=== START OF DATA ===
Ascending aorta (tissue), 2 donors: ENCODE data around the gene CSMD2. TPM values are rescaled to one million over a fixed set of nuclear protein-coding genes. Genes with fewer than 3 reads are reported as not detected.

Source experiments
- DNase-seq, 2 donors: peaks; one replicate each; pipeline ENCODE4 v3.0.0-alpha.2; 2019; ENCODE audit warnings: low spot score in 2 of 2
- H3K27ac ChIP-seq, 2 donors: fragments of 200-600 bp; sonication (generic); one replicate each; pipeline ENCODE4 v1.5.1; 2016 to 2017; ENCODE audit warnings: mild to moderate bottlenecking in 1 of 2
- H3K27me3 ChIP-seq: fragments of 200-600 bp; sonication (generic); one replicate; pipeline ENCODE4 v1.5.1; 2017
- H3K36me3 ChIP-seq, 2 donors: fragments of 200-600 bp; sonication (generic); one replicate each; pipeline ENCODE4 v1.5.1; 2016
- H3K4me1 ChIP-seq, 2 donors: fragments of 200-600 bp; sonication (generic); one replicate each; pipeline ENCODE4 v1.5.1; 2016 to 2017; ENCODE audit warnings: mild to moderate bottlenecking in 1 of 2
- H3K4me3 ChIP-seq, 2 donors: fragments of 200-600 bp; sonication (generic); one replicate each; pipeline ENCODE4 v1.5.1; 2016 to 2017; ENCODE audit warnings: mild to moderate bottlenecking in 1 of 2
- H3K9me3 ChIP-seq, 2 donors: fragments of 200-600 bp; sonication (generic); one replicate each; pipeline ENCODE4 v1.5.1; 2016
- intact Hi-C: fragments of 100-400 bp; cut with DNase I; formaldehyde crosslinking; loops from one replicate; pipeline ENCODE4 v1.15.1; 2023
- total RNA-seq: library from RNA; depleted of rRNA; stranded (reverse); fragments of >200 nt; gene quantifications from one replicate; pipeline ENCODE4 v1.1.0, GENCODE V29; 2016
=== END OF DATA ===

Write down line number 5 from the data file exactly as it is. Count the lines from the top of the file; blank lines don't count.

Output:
- H3K27me3 ChIP-seq: fragments of 200-600 bp; sonication (generic); one replicate; pipeline ENCODE4 v1.5.1; 2017